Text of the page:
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Rampantly insufficient guilty/no contest plea colloquys in Virginia General District Courts

Fairfax Virginia criminal defense/DWI defense attorney urges all judges to engage in sufficient plea colloquys. Jon for years has fought to minimize the adverse immigration and other collateral consequences from convictions

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Too often in Virginia General District Courts, I see judges take guilty and no contest pleas from defendants without sufficiently verifying that they are pleading knowingly and voluntarily pursuant to  Boykin v. Alabama, 395 U.S. 238 (1969). This is in stark contrast to the Maryland and federal courts, where judges typically conduct a more in-depth inquiry to assure that the defendant is pleading guilty knowingly and voluntarily.

Let us look for instance at the plea sheet typically used in Fairfax County General District Court. Absent therein is any reference to the defendant’s presumption of innocence, the prosecutor’s obligation to prove the defendant guilty beyond a reasonable doubt, nor the risk of a probation or parole violation had the defendant been on probation or parole at the time of the alleged crime. The form says the defendant may refuse to testify at trial, but omits saying that not testifying may not be used against the defendant. Also nice to add to the inquiry would be to advise the defendant of his or her right to appeal the conviction within ten days for a new trial.

The Virginia Supreme Court rules recommend a much more detailed guilty/no contest plea coll0quy for felony cases. This level of detail should also be followed with misdemeanor cases.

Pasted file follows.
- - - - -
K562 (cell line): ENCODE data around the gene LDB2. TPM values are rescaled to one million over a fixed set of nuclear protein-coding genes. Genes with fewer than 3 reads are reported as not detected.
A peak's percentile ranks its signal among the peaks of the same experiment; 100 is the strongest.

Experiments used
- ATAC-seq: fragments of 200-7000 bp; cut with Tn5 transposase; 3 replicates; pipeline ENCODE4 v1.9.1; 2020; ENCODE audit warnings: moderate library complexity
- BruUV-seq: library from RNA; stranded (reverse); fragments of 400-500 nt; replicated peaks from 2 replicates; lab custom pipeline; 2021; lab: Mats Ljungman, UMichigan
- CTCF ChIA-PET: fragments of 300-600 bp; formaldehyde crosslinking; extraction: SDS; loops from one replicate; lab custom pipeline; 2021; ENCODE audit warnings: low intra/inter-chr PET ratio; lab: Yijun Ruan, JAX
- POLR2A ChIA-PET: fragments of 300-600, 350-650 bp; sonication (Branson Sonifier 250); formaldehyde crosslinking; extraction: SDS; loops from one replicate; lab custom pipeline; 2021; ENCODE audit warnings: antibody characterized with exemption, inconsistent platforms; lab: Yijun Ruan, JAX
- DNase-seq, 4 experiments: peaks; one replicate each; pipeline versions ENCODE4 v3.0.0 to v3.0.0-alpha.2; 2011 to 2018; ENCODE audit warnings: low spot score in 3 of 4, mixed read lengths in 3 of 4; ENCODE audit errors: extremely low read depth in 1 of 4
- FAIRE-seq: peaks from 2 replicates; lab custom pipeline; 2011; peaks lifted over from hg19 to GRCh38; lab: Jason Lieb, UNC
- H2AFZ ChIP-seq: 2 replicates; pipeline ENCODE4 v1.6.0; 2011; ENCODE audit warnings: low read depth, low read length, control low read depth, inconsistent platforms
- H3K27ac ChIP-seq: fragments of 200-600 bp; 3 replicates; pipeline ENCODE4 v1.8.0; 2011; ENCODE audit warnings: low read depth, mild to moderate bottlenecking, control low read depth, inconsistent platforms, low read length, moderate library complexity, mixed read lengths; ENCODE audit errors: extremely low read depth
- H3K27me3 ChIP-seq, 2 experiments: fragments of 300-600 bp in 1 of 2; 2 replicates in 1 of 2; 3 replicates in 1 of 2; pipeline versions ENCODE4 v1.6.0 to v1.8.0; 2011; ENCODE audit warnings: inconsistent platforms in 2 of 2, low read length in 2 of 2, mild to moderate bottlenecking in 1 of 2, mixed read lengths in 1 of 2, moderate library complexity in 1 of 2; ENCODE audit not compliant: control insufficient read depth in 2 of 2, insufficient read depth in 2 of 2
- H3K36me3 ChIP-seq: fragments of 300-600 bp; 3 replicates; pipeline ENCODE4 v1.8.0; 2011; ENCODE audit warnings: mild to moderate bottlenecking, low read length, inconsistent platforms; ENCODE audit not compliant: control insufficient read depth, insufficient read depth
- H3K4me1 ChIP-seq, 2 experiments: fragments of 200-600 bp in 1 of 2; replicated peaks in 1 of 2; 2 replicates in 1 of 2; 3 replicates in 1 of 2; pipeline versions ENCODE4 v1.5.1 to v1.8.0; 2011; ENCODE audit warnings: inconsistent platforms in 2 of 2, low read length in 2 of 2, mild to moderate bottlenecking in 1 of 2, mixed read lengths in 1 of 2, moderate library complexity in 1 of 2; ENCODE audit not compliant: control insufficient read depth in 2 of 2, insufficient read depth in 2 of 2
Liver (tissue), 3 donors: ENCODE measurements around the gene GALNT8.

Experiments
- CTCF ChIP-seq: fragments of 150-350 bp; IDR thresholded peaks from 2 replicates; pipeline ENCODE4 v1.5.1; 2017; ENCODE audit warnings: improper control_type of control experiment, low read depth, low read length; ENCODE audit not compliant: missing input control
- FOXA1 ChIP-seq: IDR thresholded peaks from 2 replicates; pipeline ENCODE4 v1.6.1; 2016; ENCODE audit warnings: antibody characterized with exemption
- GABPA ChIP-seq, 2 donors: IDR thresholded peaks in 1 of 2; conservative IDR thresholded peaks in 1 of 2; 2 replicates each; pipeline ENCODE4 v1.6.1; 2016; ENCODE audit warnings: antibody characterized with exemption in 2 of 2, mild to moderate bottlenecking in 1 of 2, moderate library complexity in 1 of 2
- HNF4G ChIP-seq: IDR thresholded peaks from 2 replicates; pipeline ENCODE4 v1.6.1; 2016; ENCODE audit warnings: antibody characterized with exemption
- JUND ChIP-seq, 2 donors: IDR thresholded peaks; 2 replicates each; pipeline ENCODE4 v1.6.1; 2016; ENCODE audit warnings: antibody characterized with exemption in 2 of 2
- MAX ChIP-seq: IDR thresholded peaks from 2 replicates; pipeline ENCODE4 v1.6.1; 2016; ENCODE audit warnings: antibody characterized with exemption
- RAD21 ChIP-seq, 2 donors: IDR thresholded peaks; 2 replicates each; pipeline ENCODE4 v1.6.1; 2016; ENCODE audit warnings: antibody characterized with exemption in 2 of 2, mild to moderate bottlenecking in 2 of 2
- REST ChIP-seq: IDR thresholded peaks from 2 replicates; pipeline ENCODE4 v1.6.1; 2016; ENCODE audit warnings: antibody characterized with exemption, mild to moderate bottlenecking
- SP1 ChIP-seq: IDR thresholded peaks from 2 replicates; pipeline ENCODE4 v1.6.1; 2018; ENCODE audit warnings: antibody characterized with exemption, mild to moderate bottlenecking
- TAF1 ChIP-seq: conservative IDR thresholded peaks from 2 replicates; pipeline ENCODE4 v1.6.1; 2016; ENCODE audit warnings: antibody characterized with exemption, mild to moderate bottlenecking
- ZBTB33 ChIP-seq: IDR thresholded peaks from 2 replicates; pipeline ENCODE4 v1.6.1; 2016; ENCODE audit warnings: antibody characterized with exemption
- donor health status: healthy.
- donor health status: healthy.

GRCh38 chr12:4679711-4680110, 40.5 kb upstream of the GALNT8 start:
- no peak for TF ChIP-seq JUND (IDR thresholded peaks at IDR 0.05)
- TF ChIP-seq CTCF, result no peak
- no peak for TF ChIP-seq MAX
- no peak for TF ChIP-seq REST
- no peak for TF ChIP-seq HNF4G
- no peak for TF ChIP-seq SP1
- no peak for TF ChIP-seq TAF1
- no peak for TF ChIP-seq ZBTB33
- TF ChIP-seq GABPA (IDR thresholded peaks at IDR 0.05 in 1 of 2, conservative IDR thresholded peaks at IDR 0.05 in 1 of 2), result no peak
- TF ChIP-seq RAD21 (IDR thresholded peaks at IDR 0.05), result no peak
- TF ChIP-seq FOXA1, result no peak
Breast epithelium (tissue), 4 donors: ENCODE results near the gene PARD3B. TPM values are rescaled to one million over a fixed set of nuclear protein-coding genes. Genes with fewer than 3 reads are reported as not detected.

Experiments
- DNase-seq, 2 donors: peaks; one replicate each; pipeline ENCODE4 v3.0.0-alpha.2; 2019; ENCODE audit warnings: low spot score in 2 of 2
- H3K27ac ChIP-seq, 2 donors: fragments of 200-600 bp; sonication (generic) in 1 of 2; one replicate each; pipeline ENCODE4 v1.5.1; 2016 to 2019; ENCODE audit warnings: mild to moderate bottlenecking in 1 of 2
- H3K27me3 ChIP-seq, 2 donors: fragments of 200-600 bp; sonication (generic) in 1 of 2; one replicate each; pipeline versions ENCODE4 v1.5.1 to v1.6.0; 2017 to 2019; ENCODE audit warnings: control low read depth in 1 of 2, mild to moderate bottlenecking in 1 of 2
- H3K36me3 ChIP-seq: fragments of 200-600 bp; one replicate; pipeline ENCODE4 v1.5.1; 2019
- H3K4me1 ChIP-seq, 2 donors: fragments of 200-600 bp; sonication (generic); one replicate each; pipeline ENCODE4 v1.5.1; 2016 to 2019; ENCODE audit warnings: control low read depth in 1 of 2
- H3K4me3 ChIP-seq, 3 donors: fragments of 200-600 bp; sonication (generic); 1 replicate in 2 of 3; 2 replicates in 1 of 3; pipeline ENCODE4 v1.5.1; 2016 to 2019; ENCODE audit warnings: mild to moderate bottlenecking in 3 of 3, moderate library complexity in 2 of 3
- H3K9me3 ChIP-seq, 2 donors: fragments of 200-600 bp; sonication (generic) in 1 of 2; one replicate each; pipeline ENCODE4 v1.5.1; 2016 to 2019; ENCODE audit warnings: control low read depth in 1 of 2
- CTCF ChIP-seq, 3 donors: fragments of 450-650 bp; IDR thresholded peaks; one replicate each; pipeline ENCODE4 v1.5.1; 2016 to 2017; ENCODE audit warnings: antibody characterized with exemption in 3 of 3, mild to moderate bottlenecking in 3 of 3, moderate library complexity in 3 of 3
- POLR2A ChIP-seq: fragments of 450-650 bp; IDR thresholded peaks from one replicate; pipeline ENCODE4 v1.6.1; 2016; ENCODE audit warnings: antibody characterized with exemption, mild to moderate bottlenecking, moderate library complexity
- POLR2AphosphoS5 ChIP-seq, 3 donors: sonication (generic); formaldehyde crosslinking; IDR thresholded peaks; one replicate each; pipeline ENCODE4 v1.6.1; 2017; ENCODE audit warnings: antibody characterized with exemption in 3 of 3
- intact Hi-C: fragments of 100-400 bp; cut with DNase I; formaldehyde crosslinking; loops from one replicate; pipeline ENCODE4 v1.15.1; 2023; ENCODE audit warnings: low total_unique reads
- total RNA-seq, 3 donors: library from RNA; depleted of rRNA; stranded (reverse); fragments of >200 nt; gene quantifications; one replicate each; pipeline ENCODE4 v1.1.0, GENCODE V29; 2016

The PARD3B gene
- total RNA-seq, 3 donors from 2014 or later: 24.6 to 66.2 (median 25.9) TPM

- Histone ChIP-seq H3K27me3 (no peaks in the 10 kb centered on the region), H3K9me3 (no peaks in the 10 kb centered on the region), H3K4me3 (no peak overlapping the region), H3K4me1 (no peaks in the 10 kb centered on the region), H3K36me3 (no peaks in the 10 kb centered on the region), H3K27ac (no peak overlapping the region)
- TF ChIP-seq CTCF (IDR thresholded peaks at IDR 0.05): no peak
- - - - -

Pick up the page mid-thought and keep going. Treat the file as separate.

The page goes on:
I should take a page from Alexandria lawyer Victor Glasberg (who has deeply inspired me for nearly a quarter century), by raising my concerns about the guilty/no contest plea colloquys with the appropriate judicial authorities directly or through organized bar committees. Vic waited three years before he saw positive results on his urging that criminal defendants be advised that adverse immigration consequences can result from certain convictions,e, even though the resulting suggested Virginia Supreme Court warning gives limited meaningful detail and puts no teeth nor indigent defense funding into the United States Supreme Court’s Padilla decision obligating criminal defense lawyers to advise their clients about immigration risks from a conviction. Virginia Legal Ethics Opinion 1876 (March 2015) warns prosecutors about letting unrepresented non-U.S. citizens plead guilty or no contest without being advised of immigration risks from a conviction.

The Washington Post reports that letters “to the Virginia Supreme Court by Glasberg, with the threat of a federal lawsuit, resulted in a warning added to the forms signed by defendants who waive their right to a lawyer.” Before that change, the Fairfax County General District Court plea form (here is the superseded form) made no mention about immigration risks from convictions.

Guilty pleas and no contest pleas are a daily reality in the Virginia courts. If nobody entered guilty nor no contest pleas in the Virginia courts, and likely all courts, the courts’ work would become so overburdened and more expensive that courthouses’ work would burst at the seams.

Criminal defendants live with the damage from convictions their entire lives. They should be entitled to a few extra moments to better assure that they are entering guilty and no contest pleas knowingly and voluntarily.